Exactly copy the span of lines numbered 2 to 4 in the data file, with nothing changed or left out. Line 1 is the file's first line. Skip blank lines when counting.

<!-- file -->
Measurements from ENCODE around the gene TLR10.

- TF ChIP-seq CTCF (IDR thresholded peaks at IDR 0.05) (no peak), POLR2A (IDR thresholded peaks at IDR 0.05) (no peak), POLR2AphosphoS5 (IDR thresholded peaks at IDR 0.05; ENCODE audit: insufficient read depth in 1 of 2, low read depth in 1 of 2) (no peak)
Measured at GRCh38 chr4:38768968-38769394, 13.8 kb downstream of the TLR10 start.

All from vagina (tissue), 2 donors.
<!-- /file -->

- TF ChIP-seq CTCF (IDR thresholded peaks at IDR 0.05) (no peak), POLR2A (IDR thresholded peaks at IDR 0.05) (no peak), POLR2AphosphoS5 (IDR thresholded peaks at IDR 0.05; ENCODE audit: insufficient read depth in 1 of 2, low read depth in 1 of 2) (no peak)
Measured at GRCh38 chr4:38768968-38769394, 13.8 kb downstream of the TLR10 start.

All from vagina (tissue), 2 donors.